Chance for reform: All Jon Buice was concerned about at the time was rolling a joint in the backseat. Jon saw one of his friends get hit, so he got out and then he got hit, and that's when the knife came out. Two stabs in the stomach. Jon has friends and family who are gay and were "out" at the time. He personally had no intention of killing somebody because they were gay. A group of teenage boys was looking for trouble and found it.
All I'm saying is that there is a good chance that kids can be reformed in prison if they take the opportunities given to them. Jon has lived in prison most of his life. Why would he want to do something to cause him to go back? He has a mother who is in very poor health and has been for a long time. His parents didn't raise him to be a hooligan; in fact, his dad was quite strict.
Everybody in any way connected to this case has been hurt beyond comprehension by a stupid and senseless act.
No credibility: Thank God Andy Kahan is actively participating in this case. Who is Ray Hill to determine the "intent" of Buice? I don't remember him being present during the attack. I guess if I were to go out, get high on meth and kill someone (in a gang-like attack), then I would be innocent because it would not have been my intention.
Ray: Sweetie, you're tired. All the nonsense you spew about Buice being "reformed," while great for publicity, is actually destroying any credibility you may have ever had. I guess bad publicity is better than no publicity, huh, Ray?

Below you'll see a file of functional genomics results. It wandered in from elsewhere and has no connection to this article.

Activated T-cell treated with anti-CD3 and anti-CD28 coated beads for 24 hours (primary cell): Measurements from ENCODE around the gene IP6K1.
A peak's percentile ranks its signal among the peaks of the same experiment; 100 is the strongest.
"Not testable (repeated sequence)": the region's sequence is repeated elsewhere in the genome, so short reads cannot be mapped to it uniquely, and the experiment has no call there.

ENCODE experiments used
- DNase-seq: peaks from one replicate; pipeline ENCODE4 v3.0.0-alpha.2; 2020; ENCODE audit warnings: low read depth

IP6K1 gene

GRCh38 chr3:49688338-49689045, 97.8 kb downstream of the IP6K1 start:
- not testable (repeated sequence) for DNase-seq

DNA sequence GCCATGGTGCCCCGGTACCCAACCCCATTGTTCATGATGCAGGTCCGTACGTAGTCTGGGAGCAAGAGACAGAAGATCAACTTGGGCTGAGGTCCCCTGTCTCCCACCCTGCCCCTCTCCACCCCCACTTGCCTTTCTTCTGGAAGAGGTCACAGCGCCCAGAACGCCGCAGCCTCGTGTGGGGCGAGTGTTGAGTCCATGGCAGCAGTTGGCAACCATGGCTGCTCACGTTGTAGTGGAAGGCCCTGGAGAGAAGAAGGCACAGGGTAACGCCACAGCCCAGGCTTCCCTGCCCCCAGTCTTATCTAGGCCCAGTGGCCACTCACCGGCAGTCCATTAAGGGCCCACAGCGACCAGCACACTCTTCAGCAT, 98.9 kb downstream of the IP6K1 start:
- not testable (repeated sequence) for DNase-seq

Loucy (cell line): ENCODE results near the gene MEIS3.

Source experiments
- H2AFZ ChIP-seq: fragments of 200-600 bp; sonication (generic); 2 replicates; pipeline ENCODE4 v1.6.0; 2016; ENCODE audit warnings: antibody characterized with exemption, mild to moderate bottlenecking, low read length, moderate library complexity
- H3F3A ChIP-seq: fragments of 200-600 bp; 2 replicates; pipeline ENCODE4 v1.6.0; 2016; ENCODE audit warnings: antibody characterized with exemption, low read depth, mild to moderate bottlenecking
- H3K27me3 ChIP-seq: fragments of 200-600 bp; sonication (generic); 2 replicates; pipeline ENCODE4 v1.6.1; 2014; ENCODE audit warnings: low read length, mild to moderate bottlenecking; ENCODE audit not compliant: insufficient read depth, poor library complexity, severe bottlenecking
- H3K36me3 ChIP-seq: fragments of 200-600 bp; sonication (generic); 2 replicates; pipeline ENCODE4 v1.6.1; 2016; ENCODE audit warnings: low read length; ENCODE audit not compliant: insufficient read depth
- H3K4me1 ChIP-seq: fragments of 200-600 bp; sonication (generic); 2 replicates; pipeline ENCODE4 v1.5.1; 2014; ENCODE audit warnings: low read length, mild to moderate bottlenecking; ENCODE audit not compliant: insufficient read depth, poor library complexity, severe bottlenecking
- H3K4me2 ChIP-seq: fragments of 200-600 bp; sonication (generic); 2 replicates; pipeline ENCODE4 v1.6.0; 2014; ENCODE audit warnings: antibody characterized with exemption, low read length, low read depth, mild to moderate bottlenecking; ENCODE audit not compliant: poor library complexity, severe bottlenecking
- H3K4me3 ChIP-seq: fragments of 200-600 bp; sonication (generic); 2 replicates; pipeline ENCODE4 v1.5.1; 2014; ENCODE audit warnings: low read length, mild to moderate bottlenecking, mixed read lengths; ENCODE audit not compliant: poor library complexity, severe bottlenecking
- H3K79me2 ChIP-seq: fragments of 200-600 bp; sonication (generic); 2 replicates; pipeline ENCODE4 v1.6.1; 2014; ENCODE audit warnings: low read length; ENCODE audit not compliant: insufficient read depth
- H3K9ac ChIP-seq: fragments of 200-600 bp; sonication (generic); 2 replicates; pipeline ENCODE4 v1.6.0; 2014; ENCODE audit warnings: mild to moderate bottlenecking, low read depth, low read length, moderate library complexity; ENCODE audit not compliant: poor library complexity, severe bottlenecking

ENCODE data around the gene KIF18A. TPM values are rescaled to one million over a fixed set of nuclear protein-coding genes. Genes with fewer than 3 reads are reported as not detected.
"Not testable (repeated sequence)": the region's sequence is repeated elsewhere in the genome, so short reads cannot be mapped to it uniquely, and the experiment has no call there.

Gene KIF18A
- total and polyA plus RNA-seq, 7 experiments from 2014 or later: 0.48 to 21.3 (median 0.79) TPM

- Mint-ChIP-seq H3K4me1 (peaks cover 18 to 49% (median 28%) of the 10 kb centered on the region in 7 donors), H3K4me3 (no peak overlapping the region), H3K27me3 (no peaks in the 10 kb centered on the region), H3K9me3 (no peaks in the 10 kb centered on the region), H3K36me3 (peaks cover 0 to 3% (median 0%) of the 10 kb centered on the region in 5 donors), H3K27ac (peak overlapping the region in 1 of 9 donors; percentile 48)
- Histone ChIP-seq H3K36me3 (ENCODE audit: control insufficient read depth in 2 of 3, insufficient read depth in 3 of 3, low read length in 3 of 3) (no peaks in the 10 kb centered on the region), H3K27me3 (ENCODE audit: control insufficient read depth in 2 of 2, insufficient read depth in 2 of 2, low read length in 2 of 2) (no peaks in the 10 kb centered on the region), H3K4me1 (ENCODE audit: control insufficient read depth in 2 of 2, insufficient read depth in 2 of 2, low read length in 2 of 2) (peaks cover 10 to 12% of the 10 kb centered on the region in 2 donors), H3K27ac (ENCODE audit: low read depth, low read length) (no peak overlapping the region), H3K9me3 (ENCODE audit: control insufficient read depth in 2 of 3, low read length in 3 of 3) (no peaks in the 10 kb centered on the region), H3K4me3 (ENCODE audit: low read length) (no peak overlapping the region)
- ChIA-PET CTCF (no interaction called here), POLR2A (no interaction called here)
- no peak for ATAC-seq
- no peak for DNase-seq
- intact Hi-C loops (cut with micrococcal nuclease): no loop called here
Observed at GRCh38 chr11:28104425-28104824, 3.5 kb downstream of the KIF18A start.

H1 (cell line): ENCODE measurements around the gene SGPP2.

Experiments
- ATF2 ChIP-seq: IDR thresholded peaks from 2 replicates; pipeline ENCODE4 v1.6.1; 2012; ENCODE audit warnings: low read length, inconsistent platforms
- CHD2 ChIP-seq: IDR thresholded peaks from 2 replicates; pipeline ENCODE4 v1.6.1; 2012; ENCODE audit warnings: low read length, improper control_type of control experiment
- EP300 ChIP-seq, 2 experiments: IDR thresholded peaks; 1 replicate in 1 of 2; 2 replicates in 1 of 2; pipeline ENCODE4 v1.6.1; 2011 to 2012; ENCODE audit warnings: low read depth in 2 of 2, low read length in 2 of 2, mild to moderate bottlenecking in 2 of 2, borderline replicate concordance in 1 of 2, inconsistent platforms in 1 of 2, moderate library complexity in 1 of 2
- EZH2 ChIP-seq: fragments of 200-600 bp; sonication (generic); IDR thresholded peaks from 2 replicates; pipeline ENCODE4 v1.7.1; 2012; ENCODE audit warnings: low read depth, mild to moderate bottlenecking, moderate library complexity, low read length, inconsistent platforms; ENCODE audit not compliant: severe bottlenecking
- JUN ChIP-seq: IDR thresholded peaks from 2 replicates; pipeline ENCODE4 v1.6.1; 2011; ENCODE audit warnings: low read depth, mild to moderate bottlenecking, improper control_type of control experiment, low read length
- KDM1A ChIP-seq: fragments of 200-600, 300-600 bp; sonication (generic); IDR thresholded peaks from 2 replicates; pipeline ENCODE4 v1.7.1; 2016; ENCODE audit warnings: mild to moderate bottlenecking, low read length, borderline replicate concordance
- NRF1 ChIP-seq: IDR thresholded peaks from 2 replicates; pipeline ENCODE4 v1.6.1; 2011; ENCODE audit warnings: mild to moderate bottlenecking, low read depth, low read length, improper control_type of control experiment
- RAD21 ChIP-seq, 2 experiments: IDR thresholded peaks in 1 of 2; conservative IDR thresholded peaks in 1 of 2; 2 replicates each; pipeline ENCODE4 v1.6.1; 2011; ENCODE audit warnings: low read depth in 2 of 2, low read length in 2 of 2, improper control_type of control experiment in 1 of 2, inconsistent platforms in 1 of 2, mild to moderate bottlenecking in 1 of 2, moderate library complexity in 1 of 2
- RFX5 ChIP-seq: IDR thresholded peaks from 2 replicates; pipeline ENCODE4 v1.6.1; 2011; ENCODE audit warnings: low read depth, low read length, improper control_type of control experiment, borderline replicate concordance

Up in Smoke
Online readers comment on "One Last Hit of K-2," by John Nova Lomax, December 2:
Great and timely story, John: I share your concerns about the dangers of K-2's unknown quality, and my teenage son experimenting with its myriad incarnations. Seems like a good argument for legalization and regulation. As long as there is demand, all sorts of highs will be brought to market, with no oversight of the ingredients and potential hazards. Legalize, regulate, propagandize against the use, and treat the abusers. Reaping the revenue is just (badly needed) gravy.
Know what you're smoking: I highly doubt they will be able to regulate this by banning merely a few blends and certain chemicals. People can get this if they really want to, especially in the digital age, where everything is a keyword search away. I've never smoked it, as I'm a dedicated weed smoker, but I had lunch with a friend of mine about two months ago before he took a job in Louisiana and he had just smoked a joint of Serenity. He walked into the restaurant with his glasses on, but when he took them off his eyes were glazed to hell, and bloodshot red. He looked like shit, but I could tell he was stoned off his ass.
The only reason I'm against this is because nothing's really known about it. If you wanna get high, more power to you, but don't jeopardize yourself. Hopefully we all see the day where weed becomes legal so folks can enjoy a genuine high with no side effects. Gimmicky shit like K-2 needs to go — not knowing what you're smoking is never a good thing.